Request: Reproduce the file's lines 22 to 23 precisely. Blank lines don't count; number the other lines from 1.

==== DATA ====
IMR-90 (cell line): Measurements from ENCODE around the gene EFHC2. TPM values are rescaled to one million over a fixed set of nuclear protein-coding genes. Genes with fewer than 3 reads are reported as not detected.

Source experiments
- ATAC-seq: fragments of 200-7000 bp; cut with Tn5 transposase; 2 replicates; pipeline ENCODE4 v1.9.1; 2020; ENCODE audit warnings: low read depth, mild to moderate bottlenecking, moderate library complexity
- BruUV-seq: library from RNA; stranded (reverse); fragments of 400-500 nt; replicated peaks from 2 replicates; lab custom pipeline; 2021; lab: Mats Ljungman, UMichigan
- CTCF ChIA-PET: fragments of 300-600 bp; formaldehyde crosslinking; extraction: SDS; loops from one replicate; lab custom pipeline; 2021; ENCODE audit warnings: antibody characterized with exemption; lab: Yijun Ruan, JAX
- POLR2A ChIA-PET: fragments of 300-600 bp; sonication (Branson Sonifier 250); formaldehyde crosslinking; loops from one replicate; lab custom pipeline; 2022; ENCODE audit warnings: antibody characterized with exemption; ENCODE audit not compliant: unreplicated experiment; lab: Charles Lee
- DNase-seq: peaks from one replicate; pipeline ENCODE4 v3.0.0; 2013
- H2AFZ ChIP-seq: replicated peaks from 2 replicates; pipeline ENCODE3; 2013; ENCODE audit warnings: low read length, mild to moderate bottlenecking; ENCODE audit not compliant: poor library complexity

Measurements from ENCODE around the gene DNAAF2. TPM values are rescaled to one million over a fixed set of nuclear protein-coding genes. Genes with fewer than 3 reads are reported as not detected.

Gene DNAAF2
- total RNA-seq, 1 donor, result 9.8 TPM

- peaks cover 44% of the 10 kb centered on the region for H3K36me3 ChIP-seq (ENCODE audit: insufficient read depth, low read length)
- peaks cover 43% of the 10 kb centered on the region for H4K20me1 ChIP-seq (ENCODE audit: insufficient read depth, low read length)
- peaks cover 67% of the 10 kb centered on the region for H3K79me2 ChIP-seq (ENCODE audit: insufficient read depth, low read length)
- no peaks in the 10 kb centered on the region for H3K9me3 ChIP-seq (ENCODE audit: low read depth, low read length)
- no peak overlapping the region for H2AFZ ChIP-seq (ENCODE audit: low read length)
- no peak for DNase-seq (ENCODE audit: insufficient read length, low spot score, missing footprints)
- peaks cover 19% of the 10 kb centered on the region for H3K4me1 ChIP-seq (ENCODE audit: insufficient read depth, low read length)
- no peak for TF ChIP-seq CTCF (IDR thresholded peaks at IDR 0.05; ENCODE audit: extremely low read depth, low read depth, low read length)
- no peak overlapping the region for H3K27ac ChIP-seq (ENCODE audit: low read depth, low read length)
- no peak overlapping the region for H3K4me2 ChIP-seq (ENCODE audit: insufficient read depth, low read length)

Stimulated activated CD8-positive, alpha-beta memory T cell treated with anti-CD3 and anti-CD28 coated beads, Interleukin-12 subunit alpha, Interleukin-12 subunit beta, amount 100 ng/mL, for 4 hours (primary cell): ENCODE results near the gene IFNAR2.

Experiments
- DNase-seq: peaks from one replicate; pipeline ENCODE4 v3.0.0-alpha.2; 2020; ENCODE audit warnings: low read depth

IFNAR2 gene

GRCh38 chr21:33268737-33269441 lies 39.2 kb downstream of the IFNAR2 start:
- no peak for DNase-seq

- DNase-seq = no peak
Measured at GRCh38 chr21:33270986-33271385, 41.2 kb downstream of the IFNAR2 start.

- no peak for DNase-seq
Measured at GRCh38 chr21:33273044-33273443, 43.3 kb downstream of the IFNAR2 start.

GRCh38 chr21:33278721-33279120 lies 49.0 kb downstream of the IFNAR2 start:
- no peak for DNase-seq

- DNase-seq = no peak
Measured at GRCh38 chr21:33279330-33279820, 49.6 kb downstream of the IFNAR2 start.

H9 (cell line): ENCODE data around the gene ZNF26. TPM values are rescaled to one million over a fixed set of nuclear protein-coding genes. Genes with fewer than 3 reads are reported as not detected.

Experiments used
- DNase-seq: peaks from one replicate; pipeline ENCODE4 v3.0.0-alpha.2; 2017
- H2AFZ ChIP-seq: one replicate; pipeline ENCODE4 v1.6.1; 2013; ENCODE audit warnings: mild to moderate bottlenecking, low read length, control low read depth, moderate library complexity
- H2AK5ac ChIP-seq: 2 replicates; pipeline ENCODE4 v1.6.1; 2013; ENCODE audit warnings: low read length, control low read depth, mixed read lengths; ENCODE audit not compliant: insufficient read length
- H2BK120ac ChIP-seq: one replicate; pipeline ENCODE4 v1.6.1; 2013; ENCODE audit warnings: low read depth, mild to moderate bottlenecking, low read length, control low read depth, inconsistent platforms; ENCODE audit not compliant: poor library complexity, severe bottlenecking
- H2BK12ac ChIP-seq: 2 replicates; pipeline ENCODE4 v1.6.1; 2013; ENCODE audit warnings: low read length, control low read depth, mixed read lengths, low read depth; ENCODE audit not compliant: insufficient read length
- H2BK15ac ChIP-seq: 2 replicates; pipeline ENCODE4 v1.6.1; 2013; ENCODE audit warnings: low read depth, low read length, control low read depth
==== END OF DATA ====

Stimulated activated CD8-positive, alpha-beta memory T cell treated with anti-CD3 and anti-CD28 coated beads, Interleukin-12 subunit alpha, Interleukin-12 subunit beta, amount 100 ng/mL, for 4 hours (primary cell): ENCODE results near the gene IFNAR2.

Experiments